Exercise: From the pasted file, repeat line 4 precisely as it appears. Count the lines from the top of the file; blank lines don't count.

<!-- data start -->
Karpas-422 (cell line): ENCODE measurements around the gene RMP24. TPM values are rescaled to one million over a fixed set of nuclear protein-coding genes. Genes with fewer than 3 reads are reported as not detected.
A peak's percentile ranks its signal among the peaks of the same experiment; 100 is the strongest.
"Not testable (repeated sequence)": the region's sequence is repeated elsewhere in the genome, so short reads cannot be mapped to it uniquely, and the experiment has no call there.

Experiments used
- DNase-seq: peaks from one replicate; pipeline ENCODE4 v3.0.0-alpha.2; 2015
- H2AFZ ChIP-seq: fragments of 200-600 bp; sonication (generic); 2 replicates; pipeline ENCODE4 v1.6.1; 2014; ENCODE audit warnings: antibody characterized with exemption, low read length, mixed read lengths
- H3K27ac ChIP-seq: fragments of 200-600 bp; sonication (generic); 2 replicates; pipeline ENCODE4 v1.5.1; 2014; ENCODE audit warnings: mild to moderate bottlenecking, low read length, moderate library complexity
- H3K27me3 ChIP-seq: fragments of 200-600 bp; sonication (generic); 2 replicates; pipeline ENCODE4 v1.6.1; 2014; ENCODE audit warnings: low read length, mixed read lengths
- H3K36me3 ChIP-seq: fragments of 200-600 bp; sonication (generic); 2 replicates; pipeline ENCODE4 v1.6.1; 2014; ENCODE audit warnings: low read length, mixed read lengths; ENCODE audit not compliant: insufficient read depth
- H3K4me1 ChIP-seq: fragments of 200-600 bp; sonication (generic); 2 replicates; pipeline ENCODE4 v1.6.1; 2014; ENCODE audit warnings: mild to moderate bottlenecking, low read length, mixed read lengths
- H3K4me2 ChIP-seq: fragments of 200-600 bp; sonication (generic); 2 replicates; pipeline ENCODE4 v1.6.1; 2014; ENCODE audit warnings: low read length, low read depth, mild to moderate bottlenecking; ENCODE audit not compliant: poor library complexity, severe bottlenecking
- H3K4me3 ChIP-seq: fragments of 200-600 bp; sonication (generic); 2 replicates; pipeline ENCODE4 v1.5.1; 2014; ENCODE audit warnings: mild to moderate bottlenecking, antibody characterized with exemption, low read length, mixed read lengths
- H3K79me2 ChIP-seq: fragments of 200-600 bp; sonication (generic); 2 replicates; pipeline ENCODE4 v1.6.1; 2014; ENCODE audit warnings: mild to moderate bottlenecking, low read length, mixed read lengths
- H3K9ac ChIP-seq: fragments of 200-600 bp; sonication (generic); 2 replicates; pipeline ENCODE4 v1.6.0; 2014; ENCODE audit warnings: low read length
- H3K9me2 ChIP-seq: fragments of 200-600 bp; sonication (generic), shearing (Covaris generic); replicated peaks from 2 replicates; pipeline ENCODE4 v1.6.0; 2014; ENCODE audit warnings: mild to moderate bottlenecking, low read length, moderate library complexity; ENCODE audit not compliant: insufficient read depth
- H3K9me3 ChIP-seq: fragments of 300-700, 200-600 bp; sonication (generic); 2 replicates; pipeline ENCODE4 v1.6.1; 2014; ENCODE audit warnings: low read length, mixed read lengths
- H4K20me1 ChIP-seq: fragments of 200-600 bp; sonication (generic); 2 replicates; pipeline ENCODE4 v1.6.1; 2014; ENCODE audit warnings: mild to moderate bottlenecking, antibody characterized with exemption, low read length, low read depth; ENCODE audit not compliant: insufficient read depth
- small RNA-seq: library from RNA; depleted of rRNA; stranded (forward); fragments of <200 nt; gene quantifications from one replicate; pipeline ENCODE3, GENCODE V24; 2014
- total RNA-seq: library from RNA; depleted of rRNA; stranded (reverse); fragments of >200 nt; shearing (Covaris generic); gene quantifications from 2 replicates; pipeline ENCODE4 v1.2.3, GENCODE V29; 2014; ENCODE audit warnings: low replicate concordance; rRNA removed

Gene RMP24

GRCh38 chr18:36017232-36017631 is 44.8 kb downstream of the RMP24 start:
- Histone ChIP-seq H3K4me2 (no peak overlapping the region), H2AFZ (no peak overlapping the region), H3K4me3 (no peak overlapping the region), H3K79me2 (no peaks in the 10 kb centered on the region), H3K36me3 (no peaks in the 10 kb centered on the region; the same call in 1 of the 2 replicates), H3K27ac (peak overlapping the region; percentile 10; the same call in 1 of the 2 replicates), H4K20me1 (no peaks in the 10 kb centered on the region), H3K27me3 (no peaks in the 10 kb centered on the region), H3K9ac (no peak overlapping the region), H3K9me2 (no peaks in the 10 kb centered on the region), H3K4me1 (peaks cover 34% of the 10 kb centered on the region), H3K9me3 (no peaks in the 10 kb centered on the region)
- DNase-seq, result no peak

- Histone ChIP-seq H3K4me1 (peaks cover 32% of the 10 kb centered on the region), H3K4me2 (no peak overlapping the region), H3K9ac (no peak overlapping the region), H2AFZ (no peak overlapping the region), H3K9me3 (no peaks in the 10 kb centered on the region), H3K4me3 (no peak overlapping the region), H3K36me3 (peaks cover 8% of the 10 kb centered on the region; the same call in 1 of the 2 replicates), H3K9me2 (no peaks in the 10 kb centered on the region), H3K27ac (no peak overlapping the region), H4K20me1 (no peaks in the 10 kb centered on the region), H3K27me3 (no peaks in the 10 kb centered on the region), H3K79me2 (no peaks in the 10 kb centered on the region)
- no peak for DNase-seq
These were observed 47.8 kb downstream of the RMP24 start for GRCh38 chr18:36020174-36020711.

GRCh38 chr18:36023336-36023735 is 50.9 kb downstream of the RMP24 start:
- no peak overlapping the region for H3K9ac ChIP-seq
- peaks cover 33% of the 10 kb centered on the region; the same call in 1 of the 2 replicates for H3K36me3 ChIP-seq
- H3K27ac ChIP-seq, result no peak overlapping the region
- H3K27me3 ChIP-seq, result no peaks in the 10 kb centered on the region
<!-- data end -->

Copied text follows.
Experiments used